Are you a homeowner looking to free up some cash for a remodeling project? If so, you may be the perfect candidate for a home equity loan. Home equity loans are one of several benefits of being a homeowner. If you don’t know how they work, they seem like a confusing source of free money. That’s not quite it. We’ve got the real explanation here.
What is a Home Equity Loan?
A home equity loan is a type of mortgage loan that’s based on the value or equity of your home. Also referred to as second mortgages, these loans are particularly beneficial if you owe little or nothing on your mortgage because they can provide you with extra cash that doesn’t need to be repaid immediately. You can use the money for whatever you wish.
How Do They Work?
Home equity loans are based on the value of your home and any amount you may owe on your first mortgage. In most cases, the lender will allow you to borrow around 80% to 85% of the value of your home. However, some may allow a loan-to-value (LTV) of up to 100% of the home’s value.
Here’s an example of how the math side of a home equity loan works. Let’s say you have a home that’s valued at $200,000 and still owe $75,000 on the original mortgage. Using the 80% guideline, you would be able to borrow up to $160,000. Because you already owe $75,000, this amount is deducted from the $160,000. Based on these figures, you could get a home equity loan for up to $85,000. We got that by taking $200,000 X .80 to get $160,000, then subtracting $75,000 and ending up with $85,000.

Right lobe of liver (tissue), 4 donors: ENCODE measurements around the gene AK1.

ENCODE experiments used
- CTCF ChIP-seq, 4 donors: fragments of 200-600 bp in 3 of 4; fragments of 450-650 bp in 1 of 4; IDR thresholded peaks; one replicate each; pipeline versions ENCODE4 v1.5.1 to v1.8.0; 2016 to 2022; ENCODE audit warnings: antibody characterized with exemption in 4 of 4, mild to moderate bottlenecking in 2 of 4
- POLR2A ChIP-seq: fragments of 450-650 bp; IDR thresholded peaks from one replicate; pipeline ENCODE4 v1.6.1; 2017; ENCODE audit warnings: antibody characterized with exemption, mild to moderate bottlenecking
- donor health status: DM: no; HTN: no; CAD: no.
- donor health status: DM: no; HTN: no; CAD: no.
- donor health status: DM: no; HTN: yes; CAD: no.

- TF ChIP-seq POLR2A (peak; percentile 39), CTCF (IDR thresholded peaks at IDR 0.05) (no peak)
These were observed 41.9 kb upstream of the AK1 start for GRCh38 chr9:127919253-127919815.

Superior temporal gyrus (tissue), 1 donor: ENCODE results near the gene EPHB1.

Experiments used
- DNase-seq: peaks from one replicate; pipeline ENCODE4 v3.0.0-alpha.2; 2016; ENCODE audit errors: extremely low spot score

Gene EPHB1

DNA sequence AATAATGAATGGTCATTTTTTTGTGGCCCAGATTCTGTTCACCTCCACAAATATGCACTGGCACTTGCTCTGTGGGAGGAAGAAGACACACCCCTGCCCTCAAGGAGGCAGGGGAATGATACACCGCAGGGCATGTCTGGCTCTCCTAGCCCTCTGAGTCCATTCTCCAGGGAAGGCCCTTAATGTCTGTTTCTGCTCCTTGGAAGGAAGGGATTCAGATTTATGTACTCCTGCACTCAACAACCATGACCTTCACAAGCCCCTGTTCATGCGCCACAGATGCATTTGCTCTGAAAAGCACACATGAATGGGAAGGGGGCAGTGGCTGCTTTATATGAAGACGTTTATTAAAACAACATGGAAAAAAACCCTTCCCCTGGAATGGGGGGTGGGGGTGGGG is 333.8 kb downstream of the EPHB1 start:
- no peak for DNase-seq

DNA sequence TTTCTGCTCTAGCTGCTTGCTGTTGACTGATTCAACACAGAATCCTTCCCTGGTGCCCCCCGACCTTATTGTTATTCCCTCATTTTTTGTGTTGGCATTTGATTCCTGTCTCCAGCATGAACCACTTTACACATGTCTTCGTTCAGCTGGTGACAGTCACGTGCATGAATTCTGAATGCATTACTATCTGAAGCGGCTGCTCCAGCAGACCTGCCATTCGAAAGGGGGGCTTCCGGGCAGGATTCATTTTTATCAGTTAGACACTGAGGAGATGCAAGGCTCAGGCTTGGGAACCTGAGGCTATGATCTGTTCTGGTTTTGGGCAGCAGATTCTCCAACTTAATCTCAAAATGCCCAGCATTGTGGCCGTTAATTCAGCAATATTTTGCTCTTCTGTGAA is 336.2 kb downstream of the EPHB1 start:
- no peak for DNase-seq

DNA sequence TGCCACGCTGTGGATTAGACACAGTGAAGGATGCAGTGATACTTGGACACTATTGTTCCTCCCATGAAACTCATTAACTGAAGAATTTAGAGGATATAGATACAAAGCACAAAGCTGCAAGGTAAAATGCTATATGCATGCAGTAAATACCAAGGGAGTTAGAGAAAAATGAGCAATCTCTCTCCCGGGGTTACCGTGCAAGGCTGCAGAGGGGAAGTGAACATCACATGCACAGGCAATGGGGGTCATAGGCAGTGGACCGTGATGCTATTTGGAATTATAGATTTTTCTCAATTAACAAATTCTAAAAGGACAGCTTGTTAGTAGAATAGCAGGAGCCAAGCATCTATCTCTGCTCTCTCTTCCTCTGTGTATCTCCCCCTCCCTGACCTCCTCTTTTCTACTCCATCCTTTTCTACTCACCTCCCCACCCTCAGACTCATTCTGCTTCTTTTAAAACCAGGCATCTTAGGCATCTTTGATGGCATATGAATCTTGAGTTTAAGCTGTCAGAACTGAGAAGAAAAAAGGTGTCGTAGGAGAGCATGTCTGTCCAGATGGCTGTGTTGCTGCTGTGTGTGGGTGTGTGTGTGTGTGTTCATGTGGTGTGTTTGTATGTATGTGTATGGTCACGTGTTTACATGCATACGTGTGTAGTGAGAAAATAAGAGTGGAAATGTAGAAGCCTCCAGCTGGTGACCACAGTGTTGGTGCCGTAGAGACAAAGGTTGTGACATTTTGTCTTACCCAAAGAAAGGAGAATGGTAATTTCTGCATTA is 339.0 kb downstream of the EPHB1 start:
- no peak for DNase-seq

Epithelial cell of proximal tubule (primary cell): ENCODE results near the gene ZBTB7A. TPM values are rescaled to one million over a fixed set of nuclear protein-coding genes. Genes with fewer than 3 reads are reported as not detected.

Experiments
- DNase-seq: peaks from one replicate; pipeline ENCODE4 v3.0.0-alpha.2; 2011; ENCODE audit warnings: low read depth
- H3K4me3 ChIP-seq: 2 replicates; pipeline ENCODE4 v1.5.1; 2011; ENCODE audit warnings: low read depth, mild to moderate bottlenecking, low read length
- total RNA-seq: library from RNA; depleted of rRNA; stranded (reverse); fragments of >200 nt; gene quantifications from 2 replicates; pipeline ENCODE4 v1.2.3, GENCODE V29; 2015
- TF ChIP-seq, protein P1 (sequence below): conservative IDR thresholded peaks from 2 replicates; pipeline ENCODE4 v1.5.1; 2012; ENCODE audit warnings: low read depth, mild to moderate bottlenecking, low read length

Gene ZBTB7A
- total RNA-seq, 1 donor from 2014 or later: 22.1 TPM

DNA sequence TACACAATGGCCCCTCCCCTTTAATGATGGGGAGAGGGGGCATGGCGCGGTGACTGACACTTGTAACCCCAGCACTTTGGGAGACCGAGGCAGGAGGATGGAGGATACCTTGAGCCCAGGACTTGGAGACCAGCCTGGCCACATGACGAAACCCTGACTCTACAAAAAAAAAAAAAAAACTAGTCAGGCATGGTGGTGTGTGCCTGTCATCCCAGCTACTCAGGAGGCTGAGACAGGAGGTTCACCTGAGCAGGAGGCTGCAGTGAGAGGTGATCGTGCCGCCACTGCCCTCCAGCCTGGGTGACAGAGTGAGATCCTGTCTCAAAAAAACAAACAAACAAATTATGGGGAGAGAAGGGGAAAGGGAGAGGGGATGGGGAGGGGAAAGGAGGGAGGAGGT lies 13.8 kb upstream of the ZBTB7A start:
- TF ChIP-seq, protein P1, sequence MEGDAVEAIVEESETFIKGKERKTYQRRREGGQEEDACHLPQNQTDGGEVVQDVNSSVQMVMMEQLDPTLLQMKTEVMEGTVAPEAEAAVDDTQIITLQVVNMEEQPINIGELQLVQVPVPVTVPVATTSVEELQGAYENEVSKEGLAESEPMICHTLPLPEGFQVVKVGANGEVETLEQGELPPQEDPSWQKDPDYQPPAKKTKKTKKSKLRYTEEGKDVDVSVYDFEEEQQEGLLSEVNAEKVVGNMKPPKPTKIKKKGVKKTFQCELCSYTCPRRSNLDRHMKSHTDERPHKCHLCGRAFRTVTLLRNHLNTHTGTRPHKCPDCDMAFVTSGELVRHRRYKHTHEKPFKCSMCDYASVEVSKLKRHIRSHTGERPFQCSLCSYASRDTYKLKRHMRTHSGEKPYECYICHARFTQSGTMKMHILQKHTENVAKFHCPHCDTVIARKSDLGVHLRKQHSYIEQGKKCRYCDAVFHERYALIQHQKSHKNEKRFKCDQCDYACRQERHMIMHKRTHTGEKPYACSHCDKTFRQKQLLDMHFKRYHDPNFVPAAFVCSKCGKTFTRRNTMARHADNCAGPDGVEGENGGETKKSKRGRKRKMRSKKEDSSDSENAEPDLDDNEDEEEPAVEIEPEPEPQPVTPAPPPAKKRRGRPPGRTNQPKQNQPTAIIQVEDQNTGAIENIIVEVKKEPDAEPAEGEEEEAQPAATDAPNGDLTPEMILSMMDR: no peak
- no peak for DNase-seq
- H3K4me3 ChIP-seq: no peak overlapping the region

Pros and Cons
Home equity loans can provide you with extra cash you can use however you desire, but they’re especially good to use for projects that add equity back into your home. The interest rate of home equity loans is usually lower than on unsecured or consumer loans, which makes them tempting credit sources for everyday purchases. Many consumers who have a lot of equity in their homes choose home equity loans for large purchases because of the lower interest rates and the ability to deduct the interest.
While there are not a lot of disadvantages to home equity loans, there is one. Because home equity loans are often the second mortgage, you have no additional equity in your home. If you fall into hard times and can’t make payments, you could lose your home.
What Are the Requirements?
The eligibility for a home equity loan is very similar to a conventional mortgage. You need to have a home that has the value or equity you need. You must also have good credit and be able to show proof that you’re financially able to pay off the loan. There are some cases, however, where homeowners take out a home equity loan to help pay off other debts and improve their credit
Featured Image: depositphoto/multicanariasPosted on May 30, 2017